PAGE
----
Super Nova

Two somnambulant Kylie Jenner doppel­gängers stand on a seamless white backdrop and duck-face for a photographer at the in-house photo studio of Fashion Nova’s headquarters outside Los Angeles. They could be twins, if you don’t look closely: the same tanned skin, long hair, and big, dark eyes. Both have lips so plump they look filled, lashes so long they must be extensions, and cheekbones so highlighted the gleam can probably be seen from space.

For those who didn’t just order the “Casual Lover” spandex crop top and matching skirt, immediately put it on, whip out their iPhone, take several belfies and post them to Instagram with no less than six hashtags, the look the Kylies are trying to achieve can seem impossible to re-create at home. What these models are capturing is the very specific vibe of Fashion Nova, the ultrafast fast-fashion brand that offers streetwear with high stretch content to women 16 to 35. It has become one of fashion’s fastest-growing apparel brands by marketing almost exclusively through Instagram, where its 3,000-person network (and growing) of loyal influencers called Nova Babes model the clothes and generate word-of-mouth popularity and sales. It’s widely known as the brand of choice for Instathots — as the people who post an infinite number of sexy photos on Instagram are known in internet parlance. Rapper and Fashion Nova ambassador Cardi B even immortalized the brand in song: “I could buy designer but this Fashion Nova fit.” The line has become the unofficial company slogan and frequent Instagram caption.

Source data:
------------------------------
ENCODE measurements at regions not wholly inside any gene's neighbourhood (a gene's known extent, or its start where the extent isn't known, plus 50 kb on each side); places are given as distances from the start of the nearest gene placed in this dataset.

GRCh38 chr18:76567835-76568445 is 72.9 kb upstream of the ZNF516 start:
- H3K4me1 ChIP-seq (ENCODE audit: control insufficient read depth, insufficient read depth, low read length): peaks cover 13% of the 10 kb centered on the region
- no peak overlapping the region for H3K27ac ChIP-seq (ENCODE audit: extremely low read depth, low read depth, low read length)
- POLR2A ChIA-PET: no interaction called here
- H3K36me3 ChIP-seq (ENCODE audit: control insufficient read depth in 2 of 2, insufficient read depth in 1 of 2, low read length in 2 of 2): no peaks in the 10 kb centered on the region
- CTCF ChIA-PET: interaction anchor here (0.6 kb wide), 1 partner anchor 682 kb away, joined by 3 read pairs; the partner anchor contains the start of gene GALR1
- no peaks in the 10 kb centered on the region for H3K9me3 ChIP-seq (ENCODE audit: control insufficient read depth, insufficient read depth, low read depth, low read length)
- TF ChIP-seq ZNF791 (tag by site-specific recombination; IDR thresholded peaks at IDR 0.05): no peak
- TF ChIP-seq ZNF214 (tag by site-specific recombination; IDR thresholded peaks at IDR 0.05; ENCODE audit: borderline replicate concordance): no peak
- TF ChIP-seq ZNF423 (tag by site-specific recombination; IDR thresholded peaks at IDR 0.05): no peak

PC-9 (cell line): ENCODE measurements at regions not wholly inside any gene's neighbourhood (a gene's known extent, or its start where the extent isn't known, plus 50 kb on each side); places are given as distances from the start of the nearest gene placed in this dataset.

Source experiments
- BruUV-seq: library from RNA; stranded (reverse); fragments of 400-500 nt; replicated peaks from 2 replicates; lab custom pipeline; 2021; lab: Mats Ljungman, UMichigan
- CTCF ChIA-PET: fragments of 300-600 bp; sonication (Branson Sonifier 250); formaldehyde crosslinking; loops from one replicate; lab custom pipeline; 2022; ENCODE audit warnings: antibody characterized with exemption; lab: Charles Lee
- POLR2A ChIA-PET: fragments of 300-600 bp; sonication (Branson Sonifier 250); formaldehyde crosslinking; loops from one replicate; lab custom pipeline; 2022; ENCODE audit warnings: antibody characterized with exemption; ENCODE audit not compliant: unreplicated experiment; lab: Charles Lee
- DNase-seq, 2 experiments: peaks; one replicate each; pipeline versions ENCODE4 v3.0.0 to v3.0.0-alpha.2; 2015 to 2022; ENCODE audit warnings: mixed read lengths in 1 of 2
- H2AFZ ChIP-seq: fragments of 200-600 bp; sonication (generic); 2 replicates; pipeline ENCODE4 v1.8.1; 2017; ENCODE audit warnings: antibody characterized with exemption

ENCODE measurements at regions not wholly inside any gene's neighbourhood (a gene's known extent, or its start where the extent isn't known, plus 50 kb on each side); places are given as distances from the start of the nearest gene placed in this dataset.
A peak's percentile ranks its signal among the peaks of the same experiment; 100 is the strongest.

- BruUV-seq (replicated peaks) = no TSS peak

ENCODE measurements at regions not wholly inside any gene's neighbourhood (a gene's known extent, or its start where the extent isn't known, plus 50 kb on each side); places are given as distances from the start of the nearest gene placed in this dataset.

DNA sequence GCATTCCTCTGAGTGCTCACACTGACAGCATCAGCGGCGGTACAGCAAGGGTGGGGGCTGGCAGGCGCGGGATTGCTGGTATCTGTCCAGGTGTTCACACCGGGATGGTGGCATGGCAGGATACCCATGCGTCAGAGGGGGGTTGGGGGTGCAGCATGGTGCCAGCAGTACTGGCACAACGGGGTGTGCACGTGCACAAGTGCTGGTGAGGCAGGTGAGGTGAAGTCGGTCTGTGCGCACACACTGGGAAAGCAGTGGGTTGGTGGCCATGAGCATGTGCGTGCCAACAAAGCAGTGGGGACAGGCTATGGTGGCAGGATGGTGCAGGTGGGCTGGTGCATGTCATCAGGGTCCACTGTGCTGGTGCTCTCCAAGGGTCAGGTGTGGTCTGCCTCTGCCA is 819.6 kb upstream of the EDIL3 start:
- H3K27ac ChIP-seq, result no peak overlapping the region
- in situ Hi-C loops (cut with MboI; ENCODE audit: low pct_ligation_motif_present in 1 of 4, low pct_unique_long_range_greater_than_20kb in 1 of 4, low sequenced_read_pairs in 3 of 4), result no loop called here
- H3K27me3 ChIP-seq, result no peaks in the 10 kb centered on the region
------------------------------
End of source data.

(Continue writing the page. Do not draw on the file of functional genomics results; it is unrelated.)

These are clothes made for social media: meant to be worn once, maybe twice, photographed, and discarded. To keep up with that metabolism, the shop offers an obscene number of new styles — around 1,000 a week — that promulgate a particular aesthetic of which Kylie Jenner is a spirit animal. I recently bought the “Buenos Aires” strapless romper after she wore it to Coachella and posted it on Instagram. She got 5 million likes; I have yet to muster the courage to wear it in public. Clothing and accessories have names like “Curves for Days” or “Cute But Salty” or “Internet Famous.” Most everything is priced under $50 and of slightly dubious quality, and everything is designed to effectively flaunt snatched waists and lower bodies that look like sets of parentheses.

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